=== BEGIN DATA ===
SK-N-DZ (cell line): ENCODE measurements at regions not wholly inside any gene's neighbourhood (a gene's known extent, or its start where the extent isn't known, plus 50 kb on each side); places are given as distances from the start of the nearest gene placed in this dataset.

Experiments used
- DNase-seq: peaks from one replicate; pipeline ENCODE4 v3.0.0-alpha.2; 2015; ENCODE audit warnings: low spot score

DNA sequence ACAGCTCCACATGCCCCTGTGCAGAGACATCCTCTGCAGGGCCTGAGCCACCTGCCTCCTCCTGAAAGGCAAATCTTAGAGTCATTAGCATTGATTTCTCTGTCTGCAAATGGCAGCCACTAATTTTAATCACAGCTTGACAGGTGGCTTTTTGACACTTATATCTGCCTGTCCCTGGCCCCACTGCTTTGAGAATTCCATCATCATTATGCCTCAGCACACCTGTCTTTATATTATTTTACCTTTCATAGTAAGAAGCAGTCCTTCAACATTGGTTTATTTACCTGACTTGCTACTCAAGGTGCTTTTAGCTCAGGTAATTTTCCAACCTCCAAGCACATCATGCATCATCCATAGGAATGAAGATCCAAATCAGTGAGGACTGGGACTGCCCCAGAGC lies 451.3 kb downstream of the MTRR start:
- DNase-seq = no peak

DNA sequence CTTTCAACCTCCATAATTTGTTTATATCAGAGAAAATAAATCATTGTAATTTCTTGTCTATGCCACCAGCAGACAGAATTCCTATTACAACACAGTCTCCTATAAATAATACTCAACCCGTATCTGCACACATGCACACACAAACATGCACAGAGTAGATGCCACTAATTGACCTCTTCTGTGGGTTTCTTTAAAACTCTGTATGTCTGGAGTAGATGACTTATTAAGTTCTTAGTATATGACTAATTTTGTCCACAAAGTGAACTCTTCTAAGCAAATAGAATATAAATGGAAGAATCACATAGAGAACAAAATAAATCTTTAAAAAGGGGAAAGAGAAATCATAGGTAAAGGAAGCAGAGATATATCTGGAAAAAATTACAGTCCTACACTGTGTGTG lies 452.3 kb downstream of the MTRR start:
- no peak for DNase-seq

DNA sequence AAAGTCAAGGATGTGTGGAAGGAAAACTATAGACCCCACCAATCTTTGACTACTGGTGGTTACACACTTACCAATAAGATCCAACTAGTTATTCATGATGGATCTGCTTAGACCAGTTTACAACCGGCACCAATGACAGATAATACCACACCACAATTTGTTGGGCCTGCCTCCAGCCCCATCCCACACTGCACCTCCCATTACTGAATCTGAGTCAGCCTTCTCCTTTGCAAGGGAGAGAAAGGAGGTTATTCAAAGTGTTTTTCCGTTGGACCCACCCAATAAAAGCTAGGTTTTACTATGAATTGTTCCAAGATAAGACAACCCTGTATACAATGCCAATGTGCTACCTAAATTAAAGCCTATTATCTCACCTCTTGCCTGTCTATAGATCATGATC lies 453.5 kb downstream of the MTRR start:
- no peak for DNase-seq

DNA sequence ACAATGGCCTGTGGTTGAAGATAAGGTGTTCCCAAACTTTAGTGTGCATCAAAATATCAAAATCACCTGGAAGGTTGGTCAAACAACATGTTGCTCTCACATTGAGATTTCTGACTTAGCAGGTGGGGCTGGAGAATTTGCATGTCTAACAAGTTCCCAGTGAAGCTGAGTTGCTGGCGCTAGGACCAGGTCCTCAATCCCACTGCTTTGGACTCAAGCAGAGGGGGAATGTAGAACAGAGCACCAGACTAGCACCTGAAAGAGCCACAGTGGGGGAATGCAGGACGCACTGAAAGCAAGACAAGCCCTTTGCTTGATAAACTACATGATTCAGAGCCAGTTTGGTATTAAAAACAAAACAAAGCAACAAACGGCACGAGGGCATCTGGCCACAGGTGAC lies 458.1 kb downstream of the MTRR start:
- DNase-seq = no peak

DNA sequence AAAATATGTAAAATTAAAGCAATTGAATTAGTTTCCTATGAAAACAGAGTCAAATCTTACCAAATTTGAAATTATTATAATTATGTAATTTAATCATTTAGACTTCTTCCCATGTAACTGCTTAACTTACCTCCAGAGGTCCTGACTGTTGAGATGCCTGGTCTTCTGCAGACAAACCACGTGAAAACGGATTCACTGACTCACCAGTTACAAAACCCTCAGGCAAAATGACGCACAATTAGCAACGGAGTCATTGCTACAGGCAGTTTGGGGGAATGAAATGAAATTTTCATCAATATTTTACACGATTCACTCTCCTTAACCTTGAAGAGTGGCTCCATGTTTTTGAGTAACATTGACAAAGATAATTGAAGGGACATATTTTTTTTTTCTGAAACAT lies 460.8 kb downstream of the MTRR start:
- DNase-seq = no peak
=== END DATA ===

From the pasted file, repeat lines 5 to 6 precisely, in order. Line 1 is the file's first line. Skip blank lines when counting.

- DNase-seq = no peak

DNA sequence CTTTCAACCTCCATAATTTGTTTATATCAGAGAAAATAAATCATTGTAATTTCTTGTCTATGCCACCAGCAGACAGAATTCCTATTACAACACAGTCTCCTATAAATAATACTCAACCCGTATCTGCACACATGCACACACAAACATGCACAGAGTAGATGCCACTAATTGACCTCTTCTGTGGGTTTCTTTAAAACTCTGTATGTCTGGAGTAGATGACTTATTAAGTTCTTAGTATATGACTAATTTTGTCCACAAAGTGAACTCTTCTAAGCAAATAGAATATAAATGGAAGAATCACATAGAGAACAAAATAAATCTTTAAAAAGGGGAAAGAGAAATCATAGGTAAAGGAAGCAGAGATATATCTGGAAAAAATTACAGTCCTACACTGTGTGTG lies 452.3 kb downstream of the MTRR start: